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FAQ's

Q: Do I need an attorney?
Q: Do I have to pay for your services/ How much do I owe you?
Q: Do you handle criminal cases/ Are you like the Public Defender?
Q: Can I just walk in and get help?
Q: How do I get a pro bono attorney?
Q: How long will a divorce or custody case take?
Q: I can’t pay my rent, how long before I can be evicted?
Q: Can the landlord enter my apartment?
Q: Can I be evicted even though it’s winter/I’m disabled/I have children?
Q: What is a Long Term Care Ombudsman?
Q: What is SHIP?

Q: Do I need an attorney?
A: No, you can always represent yourself, however it is always better to have an attorney if possible. You have a better chance of winning your case if you have an attorney.

Q: Do I have to pay for your services/ How much do I owe you?
A: There is no charge for the time spent on your case. If there are court costs, witness fees or other fees we have to pay to do your case, we will ask that you pay them to the best of your ability.

Q: Do you handle criminal cases/ Are you like the Public Defender?
A: We do not handle cases where you have been charged with a crime, violation, criminal contempt, etc. In those cases, if you cannot afford an attorney, you should ask the judge hearing your case to appoint you an attorney.
We do assist people in expunging their criminal record when they are eligible for expungement.

Q: Can I just walk in and get help?
A: Yes. We will usually ask for a contact number so we can call you back but in an emergency we will try to determine if you are eligible for our services right away.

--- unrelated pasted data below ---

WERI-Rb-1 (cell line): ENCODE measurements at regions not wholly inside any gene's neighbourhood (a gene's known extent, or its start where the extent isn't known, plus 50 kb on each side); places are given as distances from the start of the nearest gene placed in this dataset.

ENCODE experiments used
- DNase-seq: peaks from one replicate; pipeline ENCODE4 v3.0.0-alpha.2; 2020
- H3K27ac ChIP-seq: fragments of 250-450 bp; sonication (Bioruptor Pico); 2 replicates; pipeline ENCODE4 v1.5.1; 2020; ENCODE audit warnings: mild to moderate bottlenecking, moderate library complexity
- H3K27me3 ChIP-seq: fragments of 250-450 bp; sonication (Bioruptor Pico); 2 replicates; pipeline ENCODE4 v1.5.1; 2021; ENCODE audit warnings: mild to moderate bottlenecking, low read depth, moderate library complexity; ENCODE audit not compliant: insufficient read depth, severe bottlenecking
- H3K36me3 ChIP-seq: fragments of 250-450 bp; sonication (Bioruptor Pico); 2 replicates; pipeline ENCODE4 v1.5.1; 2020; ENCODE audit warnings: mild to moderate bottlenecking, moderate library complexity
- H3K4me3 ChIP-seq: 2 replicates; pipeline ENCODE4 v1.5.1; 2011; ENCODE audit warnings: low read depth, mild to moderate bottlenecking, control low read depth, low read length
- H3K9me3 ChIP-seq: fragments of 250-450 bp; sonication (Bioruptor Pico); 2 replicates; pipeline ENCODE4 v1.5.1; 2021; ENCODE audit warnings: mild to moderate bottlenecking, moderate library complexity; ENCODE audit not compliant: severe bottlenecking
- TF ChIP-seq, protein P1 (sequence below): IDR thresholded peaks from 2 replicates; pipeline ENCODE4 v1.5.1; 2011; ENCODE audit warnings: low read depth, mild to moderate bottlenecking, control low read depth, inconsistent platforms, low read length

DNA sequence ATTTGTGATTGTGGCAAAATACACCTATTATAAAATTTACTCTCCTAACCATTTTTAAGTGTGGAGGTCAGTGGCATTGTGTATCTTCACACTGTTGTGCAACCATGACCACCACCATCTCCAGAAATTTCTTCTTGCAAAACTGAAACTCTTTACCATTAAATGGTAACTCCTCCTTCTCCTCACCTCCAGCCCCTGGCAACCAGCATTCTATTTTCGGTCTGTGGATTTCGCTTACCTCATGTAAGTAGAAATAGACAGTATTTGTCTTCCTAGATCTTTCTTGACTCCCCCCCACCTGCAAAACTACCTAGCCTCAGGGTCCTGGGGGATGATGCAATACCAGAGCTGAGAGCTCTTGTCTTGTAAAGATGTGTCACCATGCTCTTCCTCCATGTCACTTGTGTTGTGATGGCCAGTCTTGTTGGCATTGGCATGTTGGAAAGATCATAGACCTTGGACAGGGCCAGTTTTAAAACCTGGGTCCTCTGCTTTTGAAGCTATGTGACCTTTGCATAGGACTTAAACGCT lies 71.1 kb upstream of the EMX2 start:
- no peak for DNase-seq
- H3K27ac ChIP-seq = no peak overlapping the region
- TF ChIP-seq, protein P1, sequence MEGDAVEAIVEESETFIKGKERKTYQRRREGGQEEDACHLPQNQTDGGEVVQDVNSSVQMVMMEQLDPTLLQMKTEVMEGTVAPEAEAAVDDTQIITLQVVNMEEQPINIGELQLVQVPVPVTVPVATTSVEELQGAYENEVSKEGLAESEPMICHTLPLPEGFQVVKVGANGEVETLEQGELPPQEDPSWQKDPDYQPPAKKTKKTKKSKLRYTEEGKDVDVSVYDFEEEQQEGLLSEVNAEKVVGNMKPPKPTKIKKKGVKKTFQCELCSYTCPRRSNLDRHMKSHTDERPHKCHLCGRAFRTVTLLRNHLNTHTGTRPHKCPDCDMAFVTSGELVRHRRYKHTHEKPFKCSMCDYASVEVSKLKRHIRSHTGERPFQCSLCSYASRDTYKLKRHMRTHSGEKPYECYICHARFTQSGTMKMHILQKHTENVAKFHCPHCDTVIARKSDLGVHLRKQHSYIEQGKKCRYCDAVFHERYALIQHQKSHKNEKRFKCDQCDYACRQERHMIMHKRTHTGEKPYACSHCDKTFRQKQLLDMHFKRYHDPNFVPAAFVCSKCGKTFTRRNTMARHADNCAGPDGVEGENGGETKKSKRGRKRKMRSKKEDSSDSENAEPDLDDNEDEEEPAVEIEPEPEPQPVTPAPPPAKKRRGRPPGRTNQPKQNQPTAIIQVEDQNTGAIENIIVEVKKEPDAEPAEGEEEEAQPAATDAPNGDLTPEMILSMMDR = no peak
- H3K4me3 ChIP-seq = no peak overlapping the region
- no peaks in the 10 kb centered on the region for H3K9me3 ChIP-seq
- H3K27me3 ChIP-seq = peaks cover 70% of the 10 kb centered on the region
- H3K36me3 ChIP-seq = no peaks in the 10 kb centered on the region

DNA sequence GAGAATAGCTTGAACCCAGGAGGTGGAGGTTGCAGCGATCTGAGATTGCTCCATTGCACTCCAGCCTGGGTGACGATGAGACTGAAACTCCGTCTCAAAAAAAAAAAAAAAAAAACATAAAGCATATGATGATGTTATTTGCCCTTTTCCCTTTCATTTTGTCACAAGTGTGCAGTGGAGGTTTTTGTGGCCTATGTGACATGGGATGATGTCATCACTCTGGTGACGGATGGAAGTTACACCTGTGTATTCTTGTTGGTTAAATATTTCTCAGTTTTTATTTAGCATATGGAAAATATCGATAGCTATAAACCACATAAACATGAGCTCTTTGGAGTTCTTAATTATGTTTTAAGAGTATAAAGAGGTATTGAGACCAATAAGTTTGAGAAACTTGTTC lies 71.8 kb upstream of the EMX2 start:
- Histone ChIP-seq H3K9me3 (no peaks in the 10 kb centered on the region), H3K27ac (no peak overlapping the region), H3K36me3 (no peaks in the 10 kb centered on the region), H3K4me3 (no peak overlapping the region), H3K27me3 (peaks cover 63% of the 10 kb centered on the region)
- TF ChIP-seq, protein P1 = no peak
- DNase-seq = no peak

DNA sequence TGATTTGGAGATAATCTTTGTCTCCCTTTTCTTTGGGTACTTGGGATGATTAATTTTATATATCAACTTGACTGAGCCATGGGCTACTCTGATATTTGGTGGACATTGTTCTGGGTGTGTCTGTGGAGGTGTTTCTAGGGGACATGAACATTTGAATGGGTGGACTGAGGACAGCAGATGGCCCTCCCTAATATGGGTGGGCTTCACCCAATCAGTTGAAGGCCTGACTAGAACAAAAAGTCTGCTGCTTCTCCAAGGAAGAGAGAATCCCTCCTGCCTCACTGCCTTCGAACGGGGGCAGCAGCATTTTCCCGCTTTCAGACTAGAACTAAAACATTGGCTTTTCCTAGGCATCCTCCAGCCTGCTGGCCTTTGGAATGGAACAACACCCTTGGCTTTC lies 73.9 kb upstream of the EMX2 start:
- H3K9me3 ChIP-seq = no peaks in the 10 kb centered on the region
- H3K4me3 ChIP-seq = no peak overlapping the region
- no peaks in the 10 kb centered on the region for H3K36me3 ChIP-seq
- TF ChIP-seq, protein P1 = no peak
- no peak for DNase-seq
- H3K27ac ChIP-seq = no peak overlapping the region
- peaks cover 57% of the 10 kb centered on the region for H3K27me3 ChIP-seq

Q: How do I get a pro bono attorney?
A: Call 859-431-8200 and leave your name and phone number and the kind of case you need assistance with and someone will call you back to determine if you are eligible for a pro bono attorney or representation by a legal aid attorney.

Q: How long will a divorce or custody case take?
A: It depends on whether the person on the other side is agreeable or not. If the parties can reach an agreement then the case should take about 3 months if everything goes smoothly. If the parties are not in agreement and it becomes a contested case, then it can take a long time usually 6 months to a year in most cases.

Q: I can’t pay my rent, how long before I can be evicted?
The length of time depends upon the jurisdiction that you live in and also the terms of your lease agreement. In all jurisdictions in Kentucky, a landlord is required to provide a tenant a written notice to vacate. In jurisdictions that have enacted the Uniform Residential Landlord Tenant Act (URLTA), landlords are required to give at least seven (7) days notice for nonpayment of rent. In jurisdictions that have not enacted URLTA, the law requires a thirty (30) days notice but this can be shortened by lease agreement.

Q: Can the landlord enter my apartment?
A: In jurisdictions that have enacted the Uniform Residential Landlord Tenant Act (URLTA ) a landlord may only enter an apartment at reasonable times after giving at least two (2) days notice. The main exception to the notice requirement is in emergency situations. In jurisdictions that have not enacted URLTA, it simply depends on the terms of your lease.

Q: Can I be evicted even though it’s winter/I’m disabled/I have children?
A: Unfortunately, there is no prohibition from being evicted based on the time of year, a tenant’s disability, family composition or their status as a veteran.

Q: What is a Long Term Care Ombudsman?
A: An Ombudsman is an advocate for residents of nursing homes, personal care homes, and family care homes. Ombudsmen provide information about how to obtain quality long-term care. They are trained to resolve problems, protect the rights of residents, and promote individual dignity and self-determination. If you want, the ombudsman can assist you with complaints; however, unless you give the ombudsman permission to share your concerns, these matters are kept confidential. If you have questions about the Ombudsman program.
Learn more about the Ombudsman program

Q: What is SHIP?
A: SHIP is a free service that helps adults age 60+ and people on Medicare make informed decisions on programs that affect their quality of life, such as Medicare, Medicaid, Social Security, Medigap insurance and other benefit programs.
Learn more about SHIP